Special Agent Mirabal determined Corina Silva was the SOI. Ms. Silva and Mr. Thayer have a child together and she was a frequent visitor to his house. Id. at 3; see also Doc. 88 (Transcript of 9/12/13 Hearing 8:1-9). Special Agent Mirabal called Ms. Silva and discussed the contents of the packet and the information in the letter with her. Id. In the course of this discussion, Special Agent Mirabal told Ms. Silva that they would like additional photographs of Mr. Thayer's property in order to verify the initial allegations, and asked whether she was able to obtain them lawfully. Ms. Silva indicated that she was, as she was often permitted to visit the residence to bring their child. See Doc. 88 (Transcript of 9/12/13 Hearing 9:1-6; 21:25- 22:21). Ms. Silva sent him the additional requested photographs from her cell phone soon thereafter. Doc. 89 at 3; Doc. 88 (Transcript of 9/12/13 Hearing 24:12-19). With regard to her access to the home, Ms. Silva reiterated in her testimony that she and Mr. Thayer had a child together from a past relationship and that she had visited his premises in that context. Doc. 88 (Transcript of 9/12/13 Hearing 62:22-63:4). She further testified that she took the additional photos showing marijuana in the backyard and greenhouse, but stated that she was never at his home when he was not present and would not have entered the backyard area of his home without him because she was afraid of his dog. Doc. 88 (Transcript of 9/12/13 Hearing 65:1-21; 70:23-71:9; 76:10-18).

         During the March 14, 2017 evidentiary hearing, Mr. Thayer testified as to the scope of Ms. Silva's access to his home. Specifically, he noted that: they did not live together, that she normally visited with their child in the front room except when following the child into another adjacent room, and that she did not have his consent to move freely about the home or backyard area without him. Doc. 161 (Partial Transcript of 3/14/17 Hearing 9:6-12:20).

         III. Legal Standard: Reconsideration

         Although the Federal Rules of Criminal Procedure do not include specific provisions for a motion to reconsider, the Tenth Circuit has allowed such motions under common law and considerations of judicial economy recognized in United States v. Healy, 376 U.S. 75 (1964). See, e.g., United States v. Corey, 999 F.2d 493, 495 (10th Cir.1993). “Courts have evaluated motions to reconsider in criminal cases under the same standards governing a motion to alter or amend judgment under Federal Rule of Civil Procedure 59(e).” United States v. Sims, 252 F.Supp.2d 1255, 1260-61 (D.N.M. 2003). Consequently, the Court may grant reconsideration on any of the following grounds: an intervening change in controlling law, availability of new evidence, or the need to correct clear error or prevent manifest injustice. Id. see also Major v. Benton, 647 F.2d 110, 112 (10th Cir.1981). A motion for reconsideration “is not a second chance for the losing party to make its strongest case or to dress up arguments that previously failed.” Voelkel v. Gen. Motors Corp., 846 F.Supp. 1482, 1483 (D.Kan.), aff'd, 43 F.3d 1484 (10th Cir.1994). Stated differently, such motions are inappropriate if their purpose is merely to compel the reviewing court to revisit issues already addressed or to present new arguments or supporting facts that could have been offered originally. See Van Skiver v. United States, 952 F.2d 1241, 1243 (10th Cir.1991). “The decision to grant or deny a motion for reconsideration is committed to the reviewing court's sound discretion.” Sims, 252 F.Supp.2d at 1261 (citing Hancock v. City of Oklahoma City, 857 F.2d 1394, 1395 (10th Cir.1988)).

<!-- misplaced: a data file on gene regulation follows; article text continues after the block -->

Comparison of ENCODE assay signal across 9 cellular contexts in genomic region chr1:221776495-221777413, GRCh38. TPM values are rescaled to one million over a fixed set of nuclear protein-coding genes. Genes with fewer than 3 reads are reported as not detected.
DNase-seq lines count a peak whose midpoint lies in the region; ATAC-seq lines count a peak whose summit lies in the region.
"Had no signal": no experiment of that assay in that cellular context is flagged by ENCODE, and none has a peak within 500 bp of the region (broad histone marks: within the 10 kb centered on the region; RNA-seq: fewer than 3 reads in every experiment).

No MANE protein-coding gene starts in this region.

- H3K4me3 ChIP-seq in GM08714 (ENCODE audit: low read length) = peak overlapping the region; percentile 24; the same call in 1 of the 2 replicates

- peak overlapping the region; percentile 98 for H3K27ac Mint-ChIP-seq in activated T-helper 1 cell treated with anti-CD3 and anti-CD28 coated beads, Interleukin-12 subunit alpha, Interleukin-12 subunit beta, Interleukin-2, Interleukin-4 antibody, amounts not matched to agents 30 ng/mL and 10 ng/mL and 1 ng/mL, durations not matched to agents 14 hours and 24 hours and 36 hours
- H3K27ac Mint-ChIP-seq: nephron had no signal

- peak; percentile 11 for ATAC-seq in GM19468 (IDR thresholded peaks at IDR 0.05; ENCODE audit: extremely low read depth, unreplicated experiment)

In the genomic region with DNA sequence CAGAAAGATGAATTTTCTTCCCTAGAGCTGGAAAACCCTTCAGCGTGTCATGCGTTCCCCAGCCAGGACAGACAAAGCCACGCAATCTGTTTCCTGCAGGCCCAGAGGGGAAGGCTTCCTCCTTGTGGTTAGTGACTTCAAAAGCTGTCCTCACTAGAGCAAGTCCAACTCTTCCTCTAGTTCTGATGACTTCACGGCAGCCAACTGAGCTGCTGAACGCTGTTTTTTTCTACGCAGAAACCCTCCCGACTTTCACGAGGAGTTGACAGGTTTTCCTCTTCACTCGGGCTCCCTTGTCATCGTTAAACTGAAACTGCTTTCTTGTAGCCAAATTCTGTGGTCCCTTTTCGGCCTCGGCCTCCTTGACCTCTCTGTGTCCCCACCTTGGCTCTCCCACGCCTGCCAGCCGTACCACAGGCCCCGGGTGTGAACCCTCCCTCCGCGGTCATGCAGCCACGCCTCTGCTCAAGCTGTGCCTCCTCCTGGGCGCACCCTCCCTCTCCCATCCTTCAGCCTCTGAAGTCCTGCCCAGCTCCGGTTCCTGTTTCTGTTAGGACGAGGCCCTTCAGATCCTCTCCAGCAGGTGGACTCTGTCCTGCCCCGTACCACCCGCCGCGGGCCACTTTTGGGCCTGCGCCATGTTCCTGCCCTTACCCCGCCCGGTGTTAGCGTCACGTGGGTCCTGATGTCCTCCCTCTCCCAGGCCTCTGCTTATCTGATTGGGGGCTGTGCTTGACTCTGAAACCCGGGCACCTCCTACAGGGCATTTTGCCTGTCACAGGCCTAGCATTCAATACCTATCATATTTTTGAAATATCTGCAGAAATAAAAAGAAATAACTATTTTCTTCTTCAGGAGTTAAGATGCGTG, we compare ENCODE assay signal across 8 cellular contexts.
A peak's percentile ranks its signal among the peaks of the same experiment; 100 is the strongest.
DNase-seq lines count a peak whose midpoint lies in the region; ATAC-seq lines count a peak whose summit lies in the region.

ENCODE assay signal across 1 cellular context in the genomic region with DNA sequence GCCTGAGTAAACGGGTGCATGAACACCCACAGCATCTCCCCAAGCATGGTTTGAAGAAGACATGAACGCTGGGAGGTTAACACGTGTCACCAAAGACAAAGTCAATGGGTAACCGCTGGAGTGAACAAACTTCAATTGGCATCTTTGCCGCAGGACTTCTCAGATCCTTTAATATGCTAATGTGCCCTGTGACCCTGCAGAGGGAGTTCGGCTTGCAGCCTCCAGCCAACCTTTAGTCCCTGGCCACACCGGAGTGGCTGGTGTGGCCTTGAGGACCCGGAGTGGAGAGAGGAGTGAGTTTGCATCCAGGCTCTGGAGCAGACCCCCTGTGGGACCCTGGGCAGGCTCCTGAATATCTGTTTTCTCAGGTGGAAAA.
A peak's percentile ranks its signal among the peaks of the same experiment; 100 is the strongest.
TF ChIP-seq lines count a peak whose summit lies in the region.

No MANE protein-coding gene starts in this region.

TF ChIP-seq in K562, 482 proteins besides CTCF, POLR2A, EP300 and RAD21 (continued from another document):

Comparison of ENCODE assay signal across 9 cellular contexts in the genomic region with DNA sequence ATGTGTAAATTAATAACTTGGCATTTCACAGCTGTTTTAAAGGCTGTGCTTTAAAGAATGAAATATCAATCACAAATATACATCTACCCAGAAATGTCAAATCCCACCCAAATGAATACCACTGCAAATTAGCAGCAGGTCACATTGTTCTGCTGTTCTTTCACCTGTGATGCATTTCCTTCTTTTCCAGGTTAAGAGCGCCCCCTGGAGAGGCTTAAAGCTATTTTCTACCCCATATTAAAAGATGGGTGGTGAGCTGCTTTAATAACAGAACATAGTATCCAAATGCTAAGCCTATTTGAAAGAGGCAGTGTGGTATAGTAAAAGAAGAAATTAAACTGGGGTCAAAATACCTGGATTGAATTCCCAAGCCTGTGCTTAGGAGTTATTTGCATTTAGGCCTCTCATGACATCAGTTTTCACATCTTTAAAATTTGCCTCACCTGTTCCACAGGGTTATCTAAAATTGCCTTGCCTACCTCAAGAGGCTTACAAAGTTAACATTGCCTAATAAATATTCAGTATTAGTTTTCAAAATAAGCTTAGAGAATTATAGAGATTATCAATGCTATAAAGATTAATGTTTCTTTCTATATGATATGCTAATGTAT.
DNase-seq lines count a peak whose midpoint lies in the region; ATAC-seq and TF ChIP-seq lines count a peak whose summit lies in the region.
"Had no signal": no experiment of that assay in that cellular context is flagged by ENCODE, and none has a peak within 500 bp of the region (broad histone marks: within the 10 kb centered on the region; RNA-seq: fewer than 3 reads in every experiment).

IV. Analysis: Motion to Reconsider

         Defendant contends that his testimony at the March 14, 2017 hearing constitutes new evidence showing that Ms. Silva did not possess consent to be present in his backyard and greenhouse at the time she took the additional photographs requested by Special Agent Mirabal. Accordingly, Defendant urges the Court to reconsider its ...